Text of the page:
How does this affect your marriage? Only time will tell. But God knows. And He cares deeply about what you are experiencing today in your marriage.

Now, at this point I want to point something out we’re doing differently. Since January 2017 all of our bonus content has been available to our supporters. However, for this episode we have made a worksheet that gives you the essential information you need to find help when you’re in an abusive marriage. Ethically, there’s no way I am putting that behind a paywall. So this is also available on our Patreon page but it is available for free to everyone.

You just need to go to our supporter page and look for episode 124 to get that free worksheet.

Get It!

Do You Think the Abuse Will Continue?

Statistics and patterns can give you an idea of the general rates of improvement in abusive marriages but they can’t predict the outcome in your own individual circumstances. So are your own predictions at all accurate? A study from 2008[vi] wanted to try to determine if victims of psychological abuse were able to accurately predict their risk for future psychological abuse.

They had participants rate the likelihood that their partner would engage in controlling/dominance behavior or efforts to humiliate/degrade them in the coming year.

Then they followed up 18 months later and what they found was that women were more likely to be right than wrong in their assessments of risk. In fact, almost two thirds (62%) of victims accurately assessed their risk of being psychologically re-abused, either for or against. So if you are in an abusive situation, but you believe you can get through it and that your husband can change, you may well be right.

Now, this is going to be a longer post. Because if you’re a wife in an abusive marriage and you want to keep your marriage but not keep the abuse, I will give you two things to work on. One is a way to cope — you may have figured some of this out already. Another is a way to look at shifting the pattern of abusive behavior.

I have to caution you that this is just a self-help tool and does not replace individual counseling for your situation. Bear in mind that if you attempt to shift things in an abusive relationship, you may put yourself and your children into greater danger. Next week we are going to be talking about when to leave or stay, and if you need leave, how to do so safely. So if you are not certain of your safety I would say hold off on trying anything new until you read that episode or until you do some personal research along these lines.

How to Cope with an Abusive Husband

Your evaluation of how things are going to go with your husband is likely accurate. However, we also know there is no way to predict the future. But there are steps you can take to protect yourself and give your marriage the best chance for healing.

I just want to pause here to really talk to wives where your husband is blaming you for all the distress and abuse that is happening in the marriage. By giving you these skills I am concerned that I might inadvertently be conveying the same message: that you’re the problem here. You are not the problem. You are not the cause of his abuse. He is the source, the cause of that issue. It’s not your fault.

Yet: there are some things that you may be able to do to help yourself cope and to help empower yourself against the abuse and thereby shift your position in the marriage. This may improve your situation and change the pattern of abuse you are living with. That’s what I’m trying to help with.

There are four things to look at. The first three are from a study in 2008[vii] where the researchers interviewed 27 women who had been in an abusive intimate relationship but these relationships had become nonviolent. These three items build on each other.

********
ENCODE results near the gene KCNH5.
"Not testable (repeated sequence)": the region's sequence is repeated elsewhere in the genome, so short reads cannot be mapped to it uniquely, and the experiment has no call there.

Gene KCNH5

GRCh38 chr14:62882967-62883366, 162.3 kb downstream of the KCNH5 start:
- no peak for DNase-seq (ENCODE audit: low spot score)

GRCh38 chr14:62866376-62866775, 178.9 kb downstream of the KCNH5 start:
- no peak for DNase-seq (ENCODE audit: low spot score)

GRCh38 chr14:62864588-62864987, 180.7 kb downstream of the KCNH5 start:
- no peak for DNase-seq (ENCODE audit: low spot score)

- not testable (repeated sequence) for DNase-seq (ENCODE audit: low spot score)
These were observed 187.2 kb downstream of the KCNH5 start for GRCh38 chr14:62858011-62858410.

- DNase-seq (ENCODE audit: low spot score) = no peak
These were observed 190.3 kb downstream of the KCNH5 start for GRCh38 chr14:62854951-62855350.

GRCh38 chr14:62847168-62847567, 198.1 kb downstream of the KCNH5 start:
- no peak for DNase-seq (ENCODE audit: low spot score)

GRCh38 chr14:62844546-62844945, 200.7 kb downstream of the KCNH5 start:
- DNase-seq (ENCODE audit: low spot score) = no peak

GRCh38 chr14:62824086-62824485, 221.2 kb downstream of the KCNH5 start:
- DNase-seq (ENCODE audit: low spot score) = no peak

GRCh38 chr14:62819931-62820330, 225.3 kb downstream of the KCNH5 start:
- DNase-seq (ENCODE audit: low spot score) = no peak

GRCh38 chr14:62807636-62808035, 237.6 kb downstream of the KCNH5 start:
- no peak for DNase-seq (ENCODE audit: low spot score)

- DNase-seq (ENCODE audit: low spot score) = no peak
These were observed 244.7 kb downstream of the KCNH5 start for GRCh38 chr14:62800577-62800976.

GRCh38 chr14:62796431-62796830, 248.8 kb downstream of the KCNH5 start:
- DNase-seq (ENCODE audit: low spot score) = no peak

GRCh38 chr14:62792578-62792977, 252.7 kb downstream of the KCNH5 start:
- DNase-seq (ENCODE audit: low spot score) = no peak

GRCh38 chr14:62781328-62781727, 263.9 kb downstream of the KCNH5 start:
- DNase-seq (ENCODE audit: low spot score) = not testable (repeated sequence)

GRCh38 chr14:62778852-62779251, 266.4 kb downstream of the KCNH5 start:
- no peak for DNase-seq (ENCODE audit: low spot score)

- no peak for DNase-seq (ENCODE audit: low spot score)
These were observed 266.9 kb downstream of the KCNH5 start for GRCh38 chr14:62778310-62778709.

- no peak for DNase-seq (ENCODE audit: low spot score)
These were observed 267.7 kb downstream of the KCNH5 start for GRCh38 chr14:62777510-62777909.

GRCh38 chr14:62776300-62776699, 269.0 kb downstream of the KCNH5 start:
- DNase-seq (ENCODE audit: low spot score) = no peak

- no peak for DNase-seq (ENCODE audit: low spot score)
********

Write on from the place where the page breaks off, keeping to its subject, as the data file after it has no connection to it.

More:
Counteracting Abuse

This involves actively struggling to survive day-to-day in the context of abuse while exploring ways to change, avoid and/or escape his oppressive behavior. Again, we’ll go through these strategies but you are the best person to evaluate whether they are safe to engage in or not. So don’t just try these because I’m suggesting them. You’re the expert on your relationship and on your husband, so trust yourself to know what may help and what may put you at greater risk.

There’s three ways to try counteracting:

  1. Minimizing. You may be able to engage in a process of reducing the intensity and frequency of abusive attacks by doing what he wants, being careful, and not fighting back. This could be considered “picking your battles” or not making a bad situation worse— it isn’t a long term solution but it can help with reducing immediate danger and distress.
  2. Fortifying. This is about making effort to improve your day to day life. You can cautiously choose to open up to safe trusted confidants, to find comfort talking to others, to engage in work, education and community. You can find comfort in simple individual or community activities. So these are methods to fortify and strengthen yourself— to find pleasure and comfort in other areas of life to better enable you to cope with the awful stress of an abusive marriage.
  3. Breaking free. This involves considering your options and beginning to disengage from the abusive relationship. Considering options means taking an inventory of available resources. This is another way to counteract abuse and it is something we’ll go into more detail on in our next post.

Taking Control

This is the process of initiating action to shift the power in the relationship. This usually occurs in response to a specific escalation or to a cumulative pattern of insidious abusive control that becomes intolerable.

  1. Limiting. This is setting and enforcing boundaries on your spouse’s behavior. Strategies include threatening your spouse and physically separating. Threatening is about pressuring your husband to make a specific change and to identify the consequence if they do not. Physical separation involves relocating with relatives, in shelters, or to new accommodation.
  2. Building personal power. This is about acquiring new personal capacities and resources to facilitate taking control. This looks like getting help, boosting competence, working on your confidence and assertiveness and developing new perspectives.
  3. Renegotiating the relationship. This is a process of agreeing on and living by new standards. You might consider setting up trial periods to see if changed behavior is sustainable or developing formal rules for handling habitually challenging situations. E.g., as soon as he starts to lose his temper, he agrees to go to the garage until he is calmer. The consequence for not doing so is that she will go to her parents or call police or something.